But faced with massive data, this approach to science — hypothesize, model, test — is becoming obsolete. Consider physics: Newtonian models were crude approximations of the truth (wrong at the atomic level, but still useful). A hundred years ago, statistically based quantum mechanics offered a better picture — but quantum mechanics is yet another model, and as such it, too, is flawed, no doubt a caricature of a more complex underlying reality. The reason physics has drifted into theoretical speculation about n-dimensional grand unified models over the past few decades (the “beautiful story” phase of a discipline starved of data) is that we don’t know how to run the experiments that would falsify the hypotheses — the energies are too high, the accelerators too expensive, and so on.
Now biology is heading in the same direction. The models we were taught in school about “dominant” and “recessive” genes steering a strictly Mendelian process have turned out to be an even greater simplification of reality than Newton’s laws. The discovery of gene-protein interactions and other aspects of epigenetics has challenged the view of DNA as destiny and even introduced evidence that environment can influence inheritable traits, something once considered a genetic impossibility.
In short, the more we learn about biology, the further we find ourselves from a model that can explain it.
There is now a better way. Petabytes allow us to say: “Correlation is enough.” We can stop looking for models. We can analyze the data without hypotheses about what it might show. We can throw the numbers into the biggest computing clusters the world has ever seen and let statistical algorithms find patterns where science cannot.
The best practical example of this is the shotgun gene sequencing by J. Craig Venter. Enabled by high-speed sequencers and supercomputers that statistically analyze the data they produce, Venter went from sequencing individual organisms to sequencing entire ecosystems. In 2003, he started sequencing much of the ocean, retracing the voyage of Captain Cook. And in 2005 he started sequencing the air. In the process, he discovered thousands of previously unknown species of bacteria and other life-forms.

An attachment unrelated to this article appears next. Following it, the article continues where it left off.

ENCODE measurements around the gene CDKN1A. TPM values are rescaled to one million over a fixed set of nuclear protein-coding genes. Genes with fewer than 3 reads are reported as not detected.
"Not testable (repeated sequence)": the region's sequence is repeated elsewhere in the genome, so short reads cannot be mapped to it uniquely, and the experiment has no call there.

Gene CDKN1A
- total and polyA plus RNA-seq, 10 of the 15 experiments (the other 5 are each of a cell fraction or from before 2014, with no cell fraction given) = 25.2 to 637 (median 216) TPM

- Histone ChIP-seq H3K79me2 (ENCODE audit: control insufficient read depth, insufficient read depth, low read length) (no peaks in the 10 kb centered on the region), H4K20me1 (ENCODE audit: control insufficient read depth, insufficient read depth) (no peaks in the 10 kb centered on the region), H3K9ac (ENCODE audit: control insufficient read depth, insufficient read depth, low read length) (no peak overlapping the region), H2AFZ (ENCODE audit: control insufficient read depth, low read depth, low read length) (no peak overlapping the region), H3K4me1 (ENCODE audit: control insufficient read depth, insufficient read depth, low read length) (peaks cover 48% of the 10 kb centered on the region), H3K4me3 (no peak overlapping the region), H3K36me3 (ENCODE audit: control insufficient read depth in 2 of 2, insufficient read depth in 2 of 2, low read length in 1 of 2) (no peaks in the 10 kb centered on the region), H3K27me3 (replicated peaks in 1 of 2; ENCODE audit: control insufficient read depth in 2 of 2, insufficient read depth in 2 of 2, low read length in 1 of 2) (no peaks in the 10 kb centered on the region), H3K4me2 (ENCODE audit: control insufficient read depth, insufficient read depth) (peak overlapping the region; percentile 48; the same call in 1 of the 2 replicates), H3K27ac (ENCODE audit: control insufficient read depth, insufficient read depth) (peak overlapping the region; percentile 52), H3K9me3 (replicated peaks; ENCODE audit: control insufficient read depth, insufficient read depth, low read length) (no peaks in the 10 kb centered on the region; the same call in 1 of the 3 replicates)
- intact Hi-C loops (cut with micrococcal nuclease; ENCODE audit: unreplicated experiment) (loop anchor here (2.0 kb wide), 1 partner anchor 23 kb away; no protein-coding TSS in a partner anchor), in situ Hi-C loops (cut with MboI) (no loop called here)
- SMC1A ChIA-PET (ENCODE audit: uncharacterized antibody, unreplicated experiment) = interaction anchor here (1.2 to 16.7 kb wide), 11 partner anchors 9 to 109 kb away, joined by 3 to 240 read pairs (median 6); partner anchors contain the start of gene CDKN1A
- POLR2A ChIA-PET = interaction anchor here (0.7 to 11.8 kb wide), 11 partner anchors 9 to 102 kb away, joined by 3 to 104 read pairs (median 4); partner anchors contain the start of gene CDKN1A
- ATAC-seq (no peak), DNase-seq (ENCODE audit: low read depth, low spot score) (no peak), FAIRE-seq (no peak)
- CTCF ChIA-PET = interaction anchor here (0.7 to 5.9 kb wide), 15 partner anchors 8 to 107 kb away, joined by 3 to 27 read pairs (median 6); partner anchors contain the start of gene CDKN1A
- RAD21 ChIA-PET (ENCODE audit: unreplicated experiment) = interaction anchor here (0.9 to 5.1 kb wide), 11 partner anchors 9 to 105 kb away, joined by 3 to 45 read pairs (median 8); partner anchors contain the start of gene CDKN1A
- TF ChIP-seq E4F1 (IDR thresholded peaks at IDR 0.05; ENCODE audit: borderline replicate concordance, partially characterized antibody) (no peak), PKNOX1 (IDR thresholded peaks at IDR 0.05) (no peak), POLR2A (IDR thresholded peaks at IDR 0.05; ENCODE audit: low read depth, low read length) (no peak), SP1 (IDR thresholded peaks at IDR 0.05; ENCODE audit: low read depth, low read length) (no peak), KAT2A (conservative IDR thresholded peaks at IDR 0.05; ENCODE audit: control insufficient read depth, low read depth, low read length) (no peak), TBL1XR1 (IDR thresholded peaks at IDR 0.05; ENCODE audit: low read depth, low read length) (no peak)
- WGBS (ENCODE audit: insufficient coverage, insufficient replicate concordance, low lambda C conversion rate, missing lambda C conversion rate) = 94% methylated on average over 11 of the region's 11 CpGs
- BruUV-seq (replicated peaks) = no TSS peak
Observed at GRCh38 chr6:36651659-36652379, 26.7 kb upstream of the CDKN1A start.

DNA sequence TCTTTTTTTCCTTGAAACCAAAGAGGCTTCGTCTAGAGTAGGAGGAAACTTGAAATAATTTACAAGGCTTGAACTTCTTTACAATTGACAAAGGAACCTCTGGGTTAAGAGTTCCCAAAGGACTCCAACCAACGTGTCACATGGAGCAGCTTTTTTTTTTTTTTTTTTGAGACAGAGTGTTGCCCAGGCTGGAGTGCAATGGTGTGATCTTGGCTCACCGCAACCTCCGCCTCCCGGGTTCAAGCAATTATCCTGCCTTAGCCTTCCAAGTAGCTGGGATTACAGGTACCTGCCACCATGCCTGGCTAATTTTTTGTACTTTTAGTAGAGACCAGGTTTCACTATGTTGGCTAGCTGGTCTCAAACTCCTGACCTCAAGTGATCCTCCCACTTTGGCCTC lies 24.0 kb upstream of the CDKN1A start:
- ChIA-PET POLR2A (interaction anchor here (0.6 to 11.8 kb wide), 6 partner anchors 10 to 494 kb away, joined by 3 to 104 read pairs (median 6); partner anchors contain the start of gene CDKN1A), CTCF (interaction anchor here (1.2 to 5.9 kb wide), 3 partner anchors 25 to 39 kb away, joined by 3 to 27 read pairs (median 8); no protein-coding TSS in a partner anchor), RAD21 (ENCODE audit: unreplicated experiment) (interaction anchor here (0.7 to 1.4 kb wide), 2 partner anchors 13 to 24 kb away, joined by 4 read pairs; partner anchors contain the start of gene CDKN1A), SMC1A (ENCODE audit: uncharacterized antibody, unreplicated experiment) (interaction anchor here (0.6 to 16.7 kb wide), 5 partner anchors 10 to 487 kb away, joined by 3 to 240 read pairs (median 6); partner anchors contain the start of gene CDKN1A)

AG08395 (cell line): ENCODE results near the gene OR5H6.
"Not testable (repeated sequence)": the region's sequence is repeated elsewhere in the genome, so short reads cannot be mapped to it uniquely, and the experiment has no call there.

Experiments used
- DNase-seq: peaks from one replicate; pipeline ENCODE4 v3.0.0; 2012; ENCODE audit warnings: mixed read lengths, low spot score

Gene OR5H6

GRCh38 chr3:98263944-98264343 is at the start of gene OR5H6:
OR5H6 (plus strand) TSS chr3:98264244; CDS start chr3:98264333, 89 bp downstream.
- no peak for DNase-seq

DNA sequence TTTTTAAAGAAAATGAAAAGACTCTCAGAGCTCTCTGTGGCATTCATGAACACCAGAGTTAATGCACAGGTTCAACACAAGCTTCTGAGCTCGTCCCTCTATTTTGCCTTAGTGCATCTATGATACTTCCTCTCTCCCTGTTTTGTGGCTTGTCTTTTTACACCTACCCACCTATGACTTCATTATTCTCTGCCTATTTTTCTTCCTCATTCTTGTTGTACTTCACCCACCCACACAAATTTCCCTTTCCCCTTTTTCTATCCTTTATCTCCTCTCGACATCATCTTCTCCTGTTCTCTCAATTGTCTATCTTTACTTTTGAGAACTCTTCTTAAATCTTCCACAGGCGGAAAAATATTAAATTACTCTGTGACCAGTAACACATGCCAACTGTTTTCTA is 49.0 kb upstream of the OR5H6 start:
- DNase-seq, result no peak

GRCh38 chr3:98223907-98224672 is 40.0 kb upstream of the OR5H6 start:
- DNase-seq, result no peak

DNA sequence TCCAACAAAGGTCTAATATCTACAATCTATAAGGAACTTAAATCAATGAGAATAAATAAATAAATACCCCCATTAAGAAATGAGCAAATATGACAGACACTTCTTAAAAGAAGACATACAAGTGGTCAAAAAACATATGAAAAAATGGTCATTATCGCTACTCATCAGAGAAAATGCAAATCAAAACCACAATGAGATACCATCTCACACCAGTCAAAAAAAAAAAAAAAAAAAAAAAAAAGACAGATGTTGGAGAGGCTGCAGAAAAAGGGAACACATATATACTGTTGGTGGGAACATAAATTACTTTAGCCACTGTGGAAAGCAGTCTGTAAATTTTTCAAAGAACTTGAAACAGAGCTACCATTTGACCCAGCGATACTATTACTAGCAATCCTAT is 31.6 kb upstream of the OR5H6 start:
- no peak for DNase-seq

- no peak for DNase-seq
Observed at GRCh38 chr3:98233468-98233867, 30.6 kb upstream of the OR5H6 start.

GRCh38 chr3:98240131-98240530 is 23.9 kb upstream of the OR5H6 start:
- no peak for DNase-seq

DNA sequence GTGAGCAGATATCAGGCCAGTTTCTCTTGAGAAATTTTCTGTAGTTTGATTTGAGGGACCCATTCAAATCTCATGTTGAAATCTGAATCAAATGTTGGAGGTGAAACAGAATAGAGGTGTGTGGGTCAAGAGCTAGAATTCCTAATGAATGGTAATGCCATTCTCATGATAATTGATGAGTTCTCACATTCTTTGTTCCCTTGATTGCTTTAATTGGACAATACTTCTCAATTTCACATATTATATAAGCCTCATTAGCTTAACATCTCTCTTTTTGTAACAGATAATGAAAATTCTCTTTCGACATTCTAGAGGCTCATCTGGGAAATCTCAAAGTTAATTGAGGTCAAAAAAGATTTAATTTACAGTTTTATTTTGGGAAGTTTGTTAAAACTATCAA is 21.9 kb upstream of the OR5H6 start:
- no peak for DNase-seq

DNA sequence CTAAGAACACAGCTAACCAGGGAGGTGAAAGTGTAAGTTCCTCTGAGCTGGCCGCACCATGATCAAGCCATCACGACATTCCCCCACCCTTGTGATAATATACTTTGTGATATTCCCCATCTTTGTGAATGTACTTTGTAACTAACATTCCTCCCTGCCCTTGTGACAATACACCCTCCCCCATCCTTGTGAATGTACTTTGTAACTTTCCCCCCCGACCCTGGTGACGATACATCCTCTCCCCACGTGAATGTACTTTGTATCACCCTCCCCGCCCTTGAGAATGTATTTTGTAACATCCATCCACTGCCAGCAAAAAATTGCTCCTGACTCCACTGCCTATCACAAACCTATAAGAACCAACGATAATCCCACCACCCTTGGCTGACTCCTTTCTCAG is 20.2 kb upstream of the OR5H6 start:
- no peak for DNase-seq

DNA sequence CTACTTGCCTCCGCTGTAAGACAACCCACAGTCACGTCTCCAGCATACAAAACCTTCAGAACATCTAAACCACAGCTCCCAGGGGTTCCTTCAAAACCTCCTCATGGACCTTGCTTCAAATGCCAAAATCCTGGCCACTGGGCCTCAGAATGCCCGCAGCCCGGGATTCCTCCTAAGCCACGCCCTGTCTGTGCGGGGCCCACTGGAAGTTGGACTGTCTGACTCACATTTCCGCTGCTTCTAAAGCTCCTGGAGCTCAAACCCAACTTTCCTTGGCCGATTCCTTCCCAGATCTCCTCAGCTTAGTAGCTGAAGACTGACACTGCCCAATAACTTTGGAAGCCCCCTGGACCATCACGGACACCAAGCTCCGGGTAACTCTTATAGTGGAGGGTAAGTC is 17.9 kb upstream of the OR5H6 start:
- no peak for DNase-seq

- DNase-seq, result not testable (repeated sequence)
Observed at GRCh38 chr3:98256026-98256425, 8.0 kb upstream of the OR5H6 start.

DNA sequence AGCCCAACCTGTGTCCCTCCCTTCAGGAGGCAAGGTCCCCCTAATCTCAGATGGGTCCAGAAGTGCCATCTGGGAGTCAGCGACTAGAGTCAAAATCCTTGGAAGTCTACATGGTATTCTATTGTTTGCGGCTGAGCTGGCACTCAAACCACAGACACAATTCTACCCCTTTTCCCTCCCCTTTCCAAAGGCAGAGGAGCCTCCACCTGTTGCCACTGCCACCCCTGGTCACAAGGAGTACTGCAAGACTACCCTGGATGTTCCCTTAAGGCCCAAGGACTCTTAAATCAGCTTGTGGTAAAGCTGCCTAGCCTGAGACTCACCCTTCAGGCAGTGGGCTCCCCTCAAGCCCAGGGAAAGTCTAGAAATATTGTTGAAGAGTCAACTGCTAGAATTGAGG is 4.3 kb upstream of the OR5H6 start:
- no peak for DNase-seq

If the words “discover a new species” call to mind Darwin and drawings of finches, you may be stuck in the old way of doing science. Venter can tell you almost nothing about the species he found. He doesn’t know what they look like, how they live, or much of anything else about their morphology. He doesn’t even have their entire genome. All he has is a statistical blip — a unique sequence that, being unlike any other sequence in the database, must represent a new species.
This sequence may correlate with other sequences that resemble those of species we do know more about. In that case, Venter can make some guesses about the animals — that they convert sunlight into energy in a particular way, or that they descended from a common ancestor. But besides that, he has no better model of this species than Google has of your MySpace page. It’s just data. By analyzing it with Google-quality computing resources, though, Venter has advanced biology more than anyone else of his generation.
This kind of thinking is poised to go mainstream. In February, the National Science Foundation announced the Cluster Exploratory, a program that funds research designed to run on a large-scale distributed computing platform developed by Google and IBM in conjunction with six pilot universities. The cluster will consist of 1,600 processors, several terabytes of memory, and hundreds of terabytes of storage, along with the software, including IBM’s Tivoli and open source versions of Google File System and MapReduce.111 Early CluE projects will include simulations of the brain and the nervous system and other biological research that lies somewhere between wetware and software.
Learning to use a “computer” of this scale may be challenging. But the opportunity is great: The new availability of huge amounts of data, along with the statistical tools to crunch these numbers, offers a whole new way of understanding the world. Correlation supersedes causation, and science can advance even without coherent models, unified theories, or really any mechanistic explanation at all.
There’s no reason to cling to our old ways. It’s time to ask: What can science learn from Google?
Until recently, the field of plant breeding looked a lot like it did in centuries past. A breeder might examine, for example, which tomato plants were most resistant to drought and then cross the most promising plants to produce the most drought-resistant offspring. This process would be repeated, plant generation after generation, until, over the course of roughly seven years, the breeder arrived at what seemed the optimal variety.